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jewel1325 last won the day on July 23 2018

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  1. That was exactly my husband's experience in California! When I filed a motion to compel, the judge appeared disgusted that we would do such a thing. The JDB rent a lawyer NEVER had to say one word during any of our motion hearings that were filed. He just stood there like a bump on a log while the judge berated my husband! It was obvious that the judge felt the burden of proof was on us to prove innocence more than the plaintiff had to prove his alleged claim!
  2. I did the same thing. I actually spent 10 months on the offense for a case that was against my husband. I was able to defeat the plaintiff and keep them on the run with the help on this board. BUT...when it came down to appearing in court, my husband was the one who had to be ready to defend himself (legally), and unfortunately he wasn't up to speed with all of the motions, etc., that I had filed. To make a long story short, he would have won at trial hands down! But, he forget to admit his evidence that I had worked so hard to prepare. That single mistake cost us the whole lawsuit! Bo
  3. In California is a civil judgment enforceable after 30 days? If the judgment debtor files an appeal within the 30 day time period, is the judgment stayed until the appeal decision is rendered? Thanks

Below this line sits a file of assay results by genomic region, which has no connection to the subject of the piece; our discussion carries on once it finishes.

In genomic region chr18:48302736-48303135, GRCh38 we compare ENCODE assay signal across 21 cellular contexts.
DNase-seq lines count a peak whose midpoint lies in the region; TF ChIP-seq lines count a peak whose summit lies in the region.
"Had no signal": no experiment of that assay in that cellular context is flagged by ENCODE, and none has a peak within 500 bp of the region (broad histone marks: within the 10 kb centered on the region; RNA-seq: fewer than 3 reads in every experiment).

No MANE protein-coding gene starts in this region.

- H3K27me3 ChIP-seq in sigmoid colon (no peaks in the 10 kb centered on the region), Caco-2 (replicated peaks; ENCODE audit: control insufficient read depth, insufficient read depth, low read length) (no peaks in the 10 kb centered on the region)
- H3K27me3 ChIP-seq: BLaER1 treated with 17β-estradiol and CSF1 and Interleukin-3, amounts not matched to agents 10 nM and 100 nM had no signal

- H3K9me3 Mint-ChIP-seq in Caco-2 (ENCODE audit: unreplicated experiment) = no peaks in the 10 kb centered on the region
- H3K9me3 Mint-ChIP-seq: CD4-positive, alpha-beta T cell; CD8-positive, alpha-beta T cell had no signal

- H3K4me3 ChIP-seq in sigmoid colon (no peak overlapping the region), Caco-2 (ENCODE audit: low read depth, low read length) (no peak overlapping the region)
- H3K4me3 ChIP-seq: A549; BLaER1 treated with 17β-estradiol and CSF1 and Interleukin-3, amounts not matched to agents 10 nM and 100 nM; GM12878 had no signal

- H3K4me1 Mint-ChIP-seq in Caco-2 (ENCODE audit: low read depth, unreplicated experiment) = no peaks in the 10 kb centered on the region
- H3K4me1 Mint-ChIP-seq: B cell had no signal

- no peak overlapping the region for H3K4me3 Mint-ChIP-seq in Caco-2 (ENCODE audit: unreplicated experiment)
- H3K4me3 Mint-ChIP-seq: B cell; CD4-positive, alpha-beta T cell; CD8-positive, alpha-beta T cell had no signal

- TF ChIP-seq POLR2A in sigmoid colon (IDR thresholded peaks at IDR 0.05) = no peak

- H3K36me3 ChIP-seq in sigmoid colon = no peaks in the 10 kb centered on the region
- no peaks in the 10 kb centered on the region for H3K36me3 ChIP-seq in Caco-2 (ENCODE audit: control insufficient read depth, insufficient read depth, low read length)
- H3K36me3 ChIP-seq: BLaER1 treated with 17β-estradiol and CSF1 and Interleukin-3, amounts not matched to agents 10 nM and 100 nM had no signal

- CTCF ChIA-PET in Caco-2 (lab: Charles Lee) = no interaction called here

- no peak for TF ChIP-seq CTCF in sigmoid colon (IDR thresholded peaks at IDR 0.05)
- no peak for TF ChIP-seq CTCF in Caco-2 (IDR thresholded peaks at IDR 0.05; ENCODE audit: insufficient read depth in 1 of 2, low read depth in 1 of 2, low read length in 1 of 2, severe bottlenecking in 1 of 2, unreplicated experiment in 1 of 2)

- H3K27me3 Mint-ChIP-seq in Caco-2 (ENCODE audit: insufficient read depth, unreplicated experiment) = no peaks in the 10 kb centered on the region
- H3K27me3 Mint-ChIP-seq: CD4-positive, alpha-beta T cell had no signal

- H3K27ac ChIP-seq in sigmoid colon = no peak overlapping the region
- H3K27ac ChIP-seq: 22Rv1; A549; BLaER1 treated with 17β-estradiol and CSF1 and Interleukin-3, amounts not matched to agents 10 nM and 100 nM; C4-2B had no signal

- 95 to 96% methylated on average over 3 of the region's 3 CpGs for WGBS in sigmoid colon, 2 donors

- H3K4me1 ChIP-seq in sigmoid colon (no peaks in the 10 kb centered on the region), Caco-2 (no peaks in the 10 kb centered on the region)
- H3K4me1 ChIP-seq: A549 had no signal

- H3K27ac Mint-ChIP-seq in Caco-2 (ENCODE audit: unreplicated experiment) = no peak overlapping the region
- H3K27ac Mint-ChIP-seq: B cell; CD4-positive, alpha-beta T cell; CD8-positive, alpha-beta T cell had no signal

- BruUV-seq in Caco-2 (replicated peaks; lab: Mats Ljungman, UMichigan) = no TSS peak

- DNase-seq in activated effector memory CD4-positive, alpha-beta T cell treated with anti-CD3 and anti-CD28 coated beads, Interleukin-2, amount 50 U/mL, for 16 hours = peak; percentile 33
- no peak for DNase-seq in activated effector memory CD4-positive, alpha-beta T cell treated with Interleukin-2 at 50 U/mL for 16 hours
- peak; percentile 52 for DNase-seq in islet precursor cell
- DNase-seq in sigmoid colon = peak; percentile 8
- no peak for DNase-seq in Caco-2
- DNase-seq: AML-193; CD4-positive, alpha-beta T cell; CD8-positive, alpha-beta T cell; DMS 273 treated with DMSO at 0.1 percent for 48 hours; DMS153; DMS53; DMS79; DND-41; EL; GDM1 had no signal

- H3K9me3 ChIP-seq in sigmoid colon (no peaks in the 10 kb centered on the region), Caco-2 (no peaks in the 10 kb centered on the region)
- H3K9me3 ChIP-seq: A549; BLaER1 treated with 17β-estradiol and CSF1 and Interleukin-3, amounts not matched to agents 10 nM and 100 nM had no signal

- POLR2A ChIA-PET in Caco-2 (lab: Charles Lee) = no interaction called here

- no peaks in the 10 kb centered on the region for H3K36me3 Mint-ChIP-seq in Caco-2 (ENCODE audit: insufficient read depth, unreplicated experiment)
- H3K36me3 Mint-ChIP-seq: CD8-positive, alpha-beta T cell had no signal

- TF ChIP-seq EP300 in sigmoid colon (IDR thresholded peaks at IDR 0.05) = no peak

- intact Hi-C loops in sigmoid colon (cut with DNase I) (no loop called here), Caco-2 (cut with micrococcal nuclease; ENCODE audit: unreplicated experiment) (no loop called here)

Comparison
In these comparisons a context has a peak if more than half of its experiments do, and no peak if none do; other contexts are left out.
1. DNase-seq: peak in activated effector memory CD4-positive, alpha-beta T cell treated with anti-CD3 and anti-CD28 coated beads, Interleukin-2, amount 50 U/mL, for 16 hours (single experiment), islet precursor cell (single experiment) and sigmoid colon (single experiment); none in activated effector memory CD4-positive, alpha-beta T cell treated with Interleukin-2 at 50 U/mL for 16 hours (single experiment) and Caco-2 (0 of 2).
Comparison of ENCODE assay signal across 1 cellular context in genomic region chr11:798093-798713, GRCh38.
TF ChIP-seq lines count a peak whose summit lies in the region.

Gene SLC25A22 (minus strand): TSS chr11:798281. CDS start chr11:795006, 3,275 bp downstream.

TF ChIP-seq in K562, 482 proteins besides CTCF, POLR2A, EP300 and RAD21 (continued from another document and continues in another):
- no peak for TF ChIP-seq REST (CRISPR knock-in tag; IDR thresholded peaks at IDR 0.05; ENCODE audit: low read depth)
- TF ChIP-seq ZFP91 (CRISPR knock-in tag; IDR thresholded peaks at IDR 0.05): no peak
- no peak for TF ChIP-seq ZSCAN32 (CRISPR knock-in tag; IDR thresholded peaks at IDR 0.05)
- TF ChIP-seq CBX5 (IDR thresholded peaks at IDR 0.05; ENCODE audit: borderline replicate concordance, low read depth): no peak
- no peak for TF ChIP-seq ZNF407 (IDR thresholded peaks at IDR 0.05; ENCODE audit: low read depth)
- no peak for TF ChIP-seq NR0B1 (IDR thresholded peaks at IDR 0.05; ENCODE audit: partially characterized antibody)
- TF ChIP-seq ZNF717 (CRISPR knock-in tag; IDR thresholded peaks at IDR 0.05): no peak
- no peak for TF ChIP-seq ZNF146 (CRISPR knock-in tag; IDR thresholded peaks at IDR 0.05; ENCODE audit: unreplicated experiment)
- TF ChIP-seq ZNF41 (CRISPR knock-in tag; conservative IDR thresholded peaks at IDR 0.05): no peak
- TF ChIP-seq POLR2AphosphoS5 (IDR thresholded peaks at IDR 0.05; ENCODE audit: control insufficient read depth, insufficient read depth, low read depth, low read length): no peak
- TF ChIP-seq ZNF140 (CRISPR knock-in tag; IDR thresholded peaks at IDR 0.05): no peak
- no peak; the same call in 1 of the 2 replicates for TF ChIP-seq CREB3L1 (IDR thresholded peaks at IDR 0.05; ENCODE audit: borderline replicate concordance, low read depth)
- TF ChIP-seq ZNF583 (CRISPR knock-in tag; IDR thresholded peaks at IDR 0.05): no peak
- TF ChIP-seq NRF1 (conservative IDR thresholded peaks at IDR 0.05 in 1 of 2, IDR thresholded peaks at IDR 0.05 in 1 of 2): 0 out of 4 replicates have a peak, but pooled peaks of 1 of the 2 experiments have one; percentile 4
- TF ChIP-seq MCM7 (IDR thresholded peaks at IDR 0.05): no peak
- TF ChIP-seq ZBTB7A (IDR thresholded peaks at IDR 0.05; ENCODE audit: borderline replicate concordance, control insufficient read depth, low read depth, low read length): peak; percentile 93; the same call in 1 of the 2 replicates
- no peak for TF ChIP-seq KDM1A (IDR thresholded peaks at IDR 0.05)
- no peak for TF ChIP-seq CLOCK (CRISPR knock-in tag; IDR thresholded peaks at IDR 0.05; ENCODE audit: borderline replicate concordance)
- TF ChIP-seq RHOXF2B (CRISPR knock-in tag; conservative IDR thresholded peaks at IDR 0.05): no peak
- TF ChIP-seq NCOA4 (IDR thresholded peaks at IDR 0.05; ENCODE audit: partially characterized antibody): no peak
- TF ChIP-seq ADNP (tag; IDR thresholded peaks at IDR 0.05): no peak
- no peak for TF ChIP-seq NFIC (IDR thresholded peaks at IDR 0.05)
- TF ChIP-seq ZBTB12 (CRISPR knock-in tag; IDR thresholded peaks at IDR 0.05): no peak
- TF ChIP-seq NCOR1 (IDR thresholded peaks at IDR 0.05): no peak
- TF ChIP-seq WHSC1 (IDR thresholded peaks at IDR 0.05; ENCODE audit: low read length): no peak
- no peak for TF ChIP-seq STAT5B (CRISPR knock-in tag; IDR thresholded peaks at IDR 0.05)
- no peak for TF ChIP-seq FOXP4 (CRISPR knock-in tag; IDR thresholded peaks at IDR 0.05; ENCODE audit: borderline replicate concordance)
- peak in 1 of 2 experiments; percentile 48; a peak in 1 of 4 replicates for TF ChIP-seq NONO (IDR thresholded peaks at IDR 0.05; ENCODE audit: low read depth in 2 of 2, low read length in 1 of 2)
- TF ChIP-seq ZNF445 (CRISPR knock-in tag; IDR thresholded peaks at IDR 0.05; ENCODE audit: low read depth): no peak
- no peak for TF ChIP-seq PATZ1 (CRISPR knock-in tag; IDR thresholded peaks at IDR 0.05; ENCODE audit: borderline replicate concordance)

4. Serve discovery on them and see what they have. Ask for names and addresses of the person most knowledgeable or witnesses they intend to use at trial. Ask for evidence, etc. If they JDB uses a declaration or affidavit from an employee of the JDB, it is hearsay. The JDB employee cannot possibly have intimate knowledge of the debt or how it was incurred. Subpoena the witness at trial, in lieu of the declaration and question. They never worked for the OC, so what they say is hearsay!
  5. Find some holes in their allegations. Have you ever disputed the account? Look for issues of material fact that you can raise.
  6. On #7 you will object to it based upon your answer to #7. Its just a good idea to always object, and then state why after the ojection.
  7. I don't understand how the attorney could have first hand knowledge of the debt to sufficiently respond to discovery. You should check into that further. Did they also list the attorneys name as the person completing the discovery? If so, you have a darn good argument as to the validity of their responses.
  8. On #7, be sure to say "Defendant objects" then specify why. It looks good. As far as the 30 day time frame in California, it depends on how you received the documents. First look at the date on the plaintiff's "Proof of Service" page. What date does it contain? Was it mailed to you via regular mail, overnight delivery, etc? To calculate take the date that they claim it was served on the Proof of Service: Regular mail - POS date plus 5 days. (That means they must receive it in 35 days) Overnight mail - POS date plus 2 court days. (Weekends, furlow days, and holidays don't count. Just